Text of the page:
Posted by: Lisa Hill | May 15, 2009

The Homecoming, by Bernard Schlink, translated by Michael Henry Heim

HomecomingI didn’t really enjoy this book.  It had a strange falsity about it, as if the story were being manhandled into fitting Schlink’s theme and structure.


At any given time there must be thousands of children orphaned by war.  Sometimes it’s the death of one or both parents; sometimes it’s the exigencies of war that lead to brief or unsuitable romances or exploitative relationships.  (Just last week, I read in the press about abandoned children born of liaisons between United Nations personnel and Timorese women). It’s usually the woman left literally holding the baby, and so it is with Peter Debauer’s mother.  Peter grows up fatherless, but chance events set him off in pursuit of the father thought to be dead since the end of the war.

There are moments of great tenderness in this novel. The childhood idyll with his grandparents is lovely, and serves to introduce the shy, bookish Peter and the book remnants which set him off on his quest.  Peter’s relationship with his ex-girlfriend’s son Max is close and nurturing (even though Peter abandons the boy in pursuit of his own obsessions at one stage of the narrative).  The emerging love between Barbara and Peter survives deep hurt and misunderstanding, and there is even a reconciliation of sorts with his rather aloof and hard-hearted mother, who lied to him about so many things.

The main interest is however about Peter’s father’s failure to come home to his family, but the characterisation of this man is obscure.  He is knowable only through his philosophical pieces and the barely credible experiment on his students out in the Adirondacks.  The reviews in the Guardian, Contemporary Literature and The Age make much of the parallels with Homer’s Odyssey but I found the meanderings of Peter/Telemachus bizarre – because he had so much lose and very little to gain from tracking down his monstrous parent.  I felt a brief glimmer of interest when Schlink explained what deconstructionism is, but most of the time the philosophical arguments and mind games about the Golden Rule, the Iron Rule and the rationalisations of John de Baur taxed my patience.  (Maybe I shouldn’t have tried to read it with a heavy cold).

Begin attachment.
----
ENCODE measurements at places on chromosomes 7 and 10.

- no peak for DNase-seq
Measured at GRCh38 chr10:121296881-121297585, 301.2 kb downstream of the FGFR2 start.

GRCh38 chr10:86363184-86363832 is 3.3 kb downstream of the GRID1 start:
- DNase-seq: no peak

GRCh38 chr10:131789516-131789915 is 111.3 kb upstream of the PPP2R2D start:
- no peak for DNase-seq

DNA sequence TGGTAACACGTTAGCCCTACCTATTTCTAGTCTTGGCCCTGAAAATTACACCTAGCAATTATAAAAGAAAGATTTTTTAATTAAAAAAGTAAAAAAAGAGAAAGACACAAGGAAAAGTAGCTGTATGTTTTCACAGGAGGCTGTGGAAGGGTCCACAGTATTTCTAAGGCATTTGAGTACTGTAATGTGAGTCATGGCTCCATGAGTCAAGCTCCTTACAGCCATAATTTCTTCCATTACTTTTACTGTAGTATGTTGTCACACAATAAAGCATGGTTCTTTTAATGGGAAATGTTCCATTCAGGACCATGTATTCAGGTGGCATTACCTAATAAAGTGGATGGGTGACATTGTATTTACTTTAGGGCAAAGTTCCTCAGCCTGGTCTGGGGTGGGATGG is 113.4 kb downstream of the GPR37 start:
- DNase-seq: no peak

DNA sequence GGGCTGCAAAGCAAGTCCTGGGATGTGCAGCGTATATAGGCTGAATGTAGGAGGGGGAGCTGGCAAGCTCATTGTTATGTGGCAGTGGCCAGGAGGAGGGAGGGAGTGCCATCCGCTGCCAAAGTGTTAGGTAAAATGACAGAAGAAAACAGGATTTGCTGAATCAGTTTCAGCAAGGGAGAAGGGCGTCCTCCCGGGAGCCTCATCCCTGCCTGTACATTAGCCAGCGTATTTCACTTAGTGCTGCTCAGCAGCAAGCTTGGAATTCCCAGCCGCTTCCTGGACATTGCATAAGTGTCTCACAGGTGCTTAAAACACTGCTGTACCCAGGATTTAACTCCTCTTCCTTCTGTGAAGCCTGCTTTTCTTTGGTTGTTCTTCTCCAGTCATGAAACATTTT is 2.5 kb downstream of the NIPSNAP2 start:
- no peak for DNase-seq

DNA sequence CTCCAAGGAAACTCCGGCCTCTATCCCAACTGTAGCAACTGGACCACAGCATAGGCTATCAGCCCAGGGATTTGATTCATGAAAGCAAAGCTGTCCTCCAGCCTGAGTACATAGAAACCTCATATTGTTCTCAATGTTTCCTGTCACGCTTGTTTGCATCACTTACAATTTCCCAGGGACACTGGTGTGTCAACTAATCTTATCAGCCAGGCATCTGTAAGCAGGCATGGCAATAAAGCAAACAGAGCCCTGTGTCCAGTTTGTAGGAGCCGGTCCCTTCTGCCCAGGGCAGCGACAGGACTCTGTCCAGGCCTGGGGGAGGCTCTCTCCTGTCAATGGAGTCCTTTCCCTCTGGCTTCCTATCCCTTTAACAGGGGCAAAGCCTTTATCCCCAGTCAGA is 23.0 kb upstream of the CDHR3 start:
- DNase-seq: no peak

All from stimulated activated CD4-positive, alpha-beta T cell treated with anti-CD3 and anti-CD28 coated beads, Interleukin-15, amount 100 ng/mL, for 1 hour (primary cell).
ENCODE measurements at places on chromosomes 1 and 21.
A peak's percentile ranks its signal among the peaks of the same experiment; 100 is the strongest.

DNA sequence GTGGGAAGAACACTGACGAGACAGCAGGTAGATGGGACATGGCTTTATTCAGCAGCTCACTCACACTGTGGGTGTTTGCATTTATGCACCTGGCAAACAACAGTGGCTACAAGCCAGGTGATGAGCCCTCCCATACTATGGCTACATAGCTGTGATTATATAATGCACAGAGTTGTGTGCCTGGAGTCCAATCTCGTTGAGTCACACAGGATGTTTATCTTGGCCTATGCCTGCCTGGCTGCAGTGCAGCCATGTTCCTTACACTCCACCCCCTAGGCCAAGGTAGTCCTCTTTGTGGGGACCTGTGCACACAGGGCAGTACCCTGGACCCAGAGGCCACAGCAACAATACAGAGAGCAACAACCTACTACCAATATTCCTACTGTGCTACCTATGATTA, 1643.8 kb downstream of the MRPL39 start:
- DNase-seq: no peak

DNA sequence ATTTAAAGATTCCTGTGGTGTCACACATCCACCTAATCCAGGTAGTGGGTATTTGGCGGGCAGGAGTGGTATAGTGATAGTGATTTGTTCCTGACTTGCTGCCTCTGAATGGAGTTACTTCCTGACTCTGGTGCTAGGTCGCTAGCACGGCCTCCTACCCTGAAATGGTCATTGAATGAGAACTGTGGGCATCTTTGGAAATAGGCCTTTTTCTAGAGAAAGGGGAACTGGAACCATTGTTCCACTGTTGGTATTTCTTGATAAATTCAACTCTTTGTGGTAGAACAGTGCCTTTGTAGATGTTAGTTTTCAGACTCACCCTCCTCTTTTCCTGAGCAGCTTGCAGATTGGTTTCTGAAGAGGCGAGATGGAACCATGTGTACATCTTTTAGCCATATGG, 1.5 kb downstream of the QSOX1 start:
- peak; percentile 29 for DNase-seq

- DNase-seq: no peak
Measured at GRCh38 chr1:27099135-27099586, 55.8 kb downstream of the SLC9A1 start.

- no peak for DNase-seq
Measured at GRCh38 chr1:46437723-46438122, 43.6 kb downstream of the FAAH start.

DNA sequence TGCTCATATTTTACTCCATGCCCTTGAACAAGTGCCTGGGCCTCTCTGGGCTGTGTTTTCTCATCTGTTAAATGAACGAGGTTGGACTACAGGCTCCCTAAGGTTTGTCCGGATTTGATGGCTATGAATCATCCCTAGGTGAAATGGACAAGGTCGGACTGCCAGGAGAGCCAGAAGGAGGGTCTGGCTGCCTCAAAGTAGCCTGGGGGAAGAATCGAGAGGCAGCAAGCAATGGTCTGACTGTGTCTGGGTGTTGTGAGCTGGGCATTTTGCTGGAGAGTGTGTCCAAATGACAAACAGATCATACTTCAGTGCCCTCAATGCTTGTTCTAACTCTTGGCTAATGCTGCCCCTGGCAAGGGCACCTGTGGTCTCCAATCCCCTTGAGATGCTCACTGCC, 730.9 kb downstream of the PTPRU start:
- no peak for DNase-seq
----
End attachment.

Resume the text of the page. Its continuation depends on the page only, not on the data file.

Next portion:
Deconstructionism is the separation of the text from what the author meant it to say and its transformation into what the reader makes of it…it went even further to reject the ntoion of reality in favour of the texts we write and read about reality…if texts are not about what the author meant to say but what the reader makes of them, then the reader not the author is responsible for the text; if reality is not the world out there but the text we read and write about it, then the responsibility for murder falls on neither the real murderers nor their victims – they having lost their existence – but on their contempories who lodge the complaints and prosecute the plaintiffs. (p186)

Schlink goes on to talk about existentialism, but it was too cerebral for me …

It seems to me that there are times when we should accept the limitations of our knowledge about family history.  Sometimes the search for a missing parent unearths a person we don’t like.  This may be especially so in a country like Germany so irrevocably tainted by its Nazi past, but distaste for an ancestor’s behaviour can happen anywhere.  Sometimes it’s better for the relationships one has, to leave well alone.

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